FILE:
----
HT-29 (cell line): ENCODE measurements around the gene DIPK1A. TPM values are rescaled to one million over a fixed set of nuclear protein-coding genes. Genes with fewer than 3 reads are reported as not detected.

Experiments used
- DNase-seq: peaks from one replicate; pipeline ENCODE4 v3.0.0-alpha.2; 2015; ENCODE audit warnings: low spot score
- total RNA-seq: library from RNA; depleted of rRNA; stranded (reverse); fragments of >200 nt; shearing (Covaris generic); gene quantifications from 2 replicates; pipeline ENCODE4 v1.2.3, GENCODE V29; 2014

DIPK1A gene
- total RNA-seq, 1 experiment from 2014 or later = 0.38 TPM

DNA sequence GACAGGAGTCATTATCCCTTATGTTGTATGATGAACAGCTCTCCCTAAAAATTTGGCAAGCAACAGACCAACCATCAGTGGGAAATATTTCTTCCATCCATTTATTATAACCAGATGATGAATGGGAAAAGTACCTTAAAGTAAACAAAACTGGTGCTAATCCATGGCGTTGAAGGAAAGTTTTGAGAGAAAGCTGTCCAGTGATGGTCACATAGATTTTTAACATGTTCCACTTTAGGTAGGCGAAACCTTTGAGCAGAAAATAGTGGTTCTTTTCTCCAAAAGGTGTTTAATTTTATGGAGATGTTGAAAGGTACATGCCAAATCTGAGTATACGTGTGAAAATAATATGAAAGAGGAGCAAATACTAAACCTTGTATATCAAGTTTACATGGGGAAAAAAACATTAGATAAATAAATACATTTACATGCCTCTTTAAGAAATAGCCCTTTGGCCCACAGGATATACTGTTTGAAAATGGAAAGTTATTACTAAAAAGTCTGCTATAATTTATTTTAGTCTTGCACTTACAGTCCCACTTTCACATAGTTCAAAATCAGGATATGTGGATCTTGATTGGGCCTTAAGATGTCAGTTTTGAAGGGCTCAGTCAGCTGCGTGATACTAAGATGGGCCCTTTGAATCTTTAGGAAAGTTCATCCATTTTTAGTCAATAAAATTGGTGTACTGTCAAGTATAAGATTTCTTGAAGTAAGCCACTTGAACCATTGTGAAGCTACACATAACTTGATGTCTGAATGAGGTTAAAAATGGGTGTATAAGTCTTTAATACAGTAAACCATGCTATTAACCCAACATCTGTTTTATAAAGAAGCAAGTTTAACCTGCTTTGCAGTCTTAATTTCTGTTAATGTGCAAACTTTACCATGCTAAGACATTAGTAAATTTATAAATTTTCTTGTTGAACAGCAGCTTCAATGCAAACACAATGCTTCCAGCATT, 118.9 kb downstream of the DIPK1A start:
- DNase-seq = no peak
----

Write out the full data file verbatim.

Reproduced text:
HT-29 (cell line): ENCODE measurements around the gene DIPK1A. TPM values are rescaled to one million over a fixed set of nuclear protein-coding genes. Genes with fewer than 3 reads are reported as not detected.

Experiments used
- DNase-seq: peaks from one replicate; pipeline ENCODE4 v3.0.0-alpha.2; 2015; ENCODE audit warnings: low spot score
- total RNA-seq: library from RNA; depleted of rRNA; stranded (reverse); fragments of >200 nt; shearing (Covaris generic); gene quantifications from 2 replicates; pipeline ENCODE4 v1.2.3, GENCODE V29; 2014

DIPK1A gene
- total RNA-seq, 1 experiment from 2014 or later = 0.38 TPM

DNA sequence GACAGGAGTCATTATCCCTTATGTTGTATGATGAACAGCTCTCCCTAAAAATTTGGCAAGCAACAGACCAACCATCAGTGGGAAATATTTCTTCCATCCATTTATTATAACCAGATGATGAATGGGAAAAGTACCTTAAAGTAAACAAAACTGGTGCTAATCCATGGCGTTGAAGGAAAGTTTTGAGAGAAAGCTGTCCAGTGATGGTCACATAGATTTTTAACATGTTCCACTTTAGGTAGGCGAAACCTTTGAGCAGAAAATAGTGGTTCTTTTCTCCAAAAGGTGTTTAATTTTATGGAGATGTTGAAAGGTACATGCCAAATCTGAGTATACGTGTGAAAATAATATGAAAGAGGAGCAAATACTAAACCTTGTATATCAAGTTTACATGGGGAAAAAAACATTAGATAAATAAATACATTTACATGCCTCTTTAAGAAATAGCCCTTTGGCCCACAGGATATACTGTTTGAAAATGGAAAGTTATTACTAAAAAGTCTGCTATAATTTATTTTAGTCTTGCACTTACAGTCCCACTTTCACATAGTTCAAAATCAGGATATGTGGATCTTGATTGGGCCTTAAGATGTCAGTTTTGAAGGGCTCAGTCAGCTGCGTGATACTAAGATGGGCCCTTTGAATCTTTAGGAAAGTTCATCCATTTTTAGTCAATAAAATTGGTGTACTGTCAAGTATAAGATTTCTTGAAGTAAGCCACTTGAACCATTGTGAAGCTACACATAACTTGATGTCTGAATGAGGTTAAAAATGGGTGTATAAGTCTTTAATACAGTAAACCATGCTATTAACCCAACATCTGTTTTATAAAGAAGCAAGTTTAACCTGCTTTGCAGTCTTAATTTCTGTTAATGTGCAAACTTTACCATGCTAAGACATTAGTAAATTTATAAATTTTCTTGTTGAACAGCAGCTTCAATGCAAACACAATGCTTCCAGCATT, 118.9 kb downstream of the DIPK1A start:
- DNase-seq = no peak